To get even that far, he took to the shoulder of the road, passing a parking lot of stopped cars on several East Raleigh streets.
Spanjers said he planned to get some food and shoot a few rounds of pool before tackling the roads again with his four-wheel drive.
“We figure we’ll sit back and let a few of the dummies get out of the way,” he said. “You’ve got people out there with rear-wheel drive and stick shifts, just spinning around.”
The staff at Overtime said the road to Knightdale remained at a standstill around 4:30, and Spanjers was among a half-dozen or so drivers who decided to take a break at the bar.
Hector Jeyakaran, the general manager at the Embassy Suites in Brier Creek, said that by late afternoon the storm had forced people into his hotel looking for a room.
“We’re doing our level best to accommodate about 20 people who are pretty much stranded,” Jeyakaran said.
Wednesday nights usually are busy at the hotel anyway because of business travel, but Jeyakaran said he had more than the usual stranded airline passengers and a few frustrated drivers.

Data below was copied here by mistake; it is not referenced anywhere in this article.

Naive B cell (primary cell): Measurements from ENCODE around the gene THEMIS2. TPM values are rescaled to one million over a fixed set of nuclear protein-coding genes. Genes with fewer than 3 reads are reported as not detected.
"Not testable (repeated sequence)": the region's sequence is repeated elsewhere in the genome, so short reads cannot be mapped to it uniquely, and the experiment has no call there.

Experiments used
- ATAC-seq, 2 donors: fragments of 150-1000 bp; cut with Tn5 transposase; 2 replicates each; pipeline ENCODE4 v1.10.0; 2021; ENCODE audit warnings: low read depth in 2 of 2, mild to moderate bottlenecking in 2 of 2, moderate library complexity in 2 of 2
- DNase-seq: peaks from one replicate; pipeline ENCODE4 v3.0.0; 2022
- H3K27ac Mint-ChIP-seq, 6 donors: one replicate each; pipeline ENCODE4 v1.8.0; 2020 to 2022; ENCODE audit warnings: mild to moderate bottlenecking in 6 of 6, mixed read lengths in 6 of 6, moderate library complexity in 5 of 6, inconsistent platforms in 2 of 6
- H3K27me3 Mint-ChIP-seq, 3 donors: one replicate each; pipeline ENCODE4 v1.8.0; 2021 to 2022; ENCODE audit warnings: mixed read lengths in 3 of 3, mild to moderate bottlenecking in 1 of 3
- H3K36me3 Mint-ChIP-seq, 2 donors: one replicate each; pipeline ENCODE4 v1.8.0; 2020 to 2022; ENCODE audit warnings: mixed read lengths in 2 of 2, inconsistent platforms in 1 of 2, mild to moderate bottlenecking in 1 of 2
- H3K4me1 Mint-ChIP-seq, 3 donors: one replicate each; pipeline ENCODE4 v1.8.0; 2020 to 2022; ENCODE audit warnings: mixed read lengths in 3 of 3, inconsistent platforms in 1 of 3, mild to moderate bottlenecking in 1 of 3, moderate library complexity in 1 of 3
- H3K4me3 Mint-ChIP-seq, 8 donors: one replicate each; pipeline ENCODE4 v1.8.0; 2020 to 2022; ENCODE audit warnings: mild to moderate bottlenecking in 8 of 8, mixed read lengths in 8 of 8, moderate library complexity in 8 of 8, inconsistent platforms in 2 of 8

Patrick Anderson, the general manager of The Streets at Southpoint mall in Durham, said most of the shops there closed at 2 p.m., but he decided to open the center court to anyone stranded by the storm.
“It’s just us trying to do the right thing,” Anderson said. He noticed motorists pulling into the parking lot to get away from the gridlock on Interstate 40 and Fayetteville Street.“I looked at the traffic and said, ‘Come on in,’ ” Anderson said.
Though stores are scheduled to reopen at noon, Anderson said they would take a wait-and-see attitude. Champps restaurant was open late in the afternoon, so the small group seeking shelter in the mall had access to food.
Anti-price gouging law in effect
The weather service said it could be the worst winter storm in central North Carolina since the ice storm of December 2002 that left many communities paralyzed for days.
Before the snow began falling, Gov. Pat McCrory declared a state of emergency that he said would enable him to mobilize the necessary resources to respond to the storm. It included a 30-day waiver on weights and service hours for truck drivers who might be needed to provide supplies, restore utility services and clear debris.
The declaration also triggered a price gouging law that protects consumers from excessive price increases during a disaster, emergency or market disruption.
“Many businesses work to help their communities when bad weather strikes, but if you spot anyone using this storm to make an unfair profit off consumers, let us know about it,” Attorney General Roy Cooper said in a news release.
McCrory urged residents to prepare for a long night and to think of others.
“It’s going to be a tough 48 hours,” he said.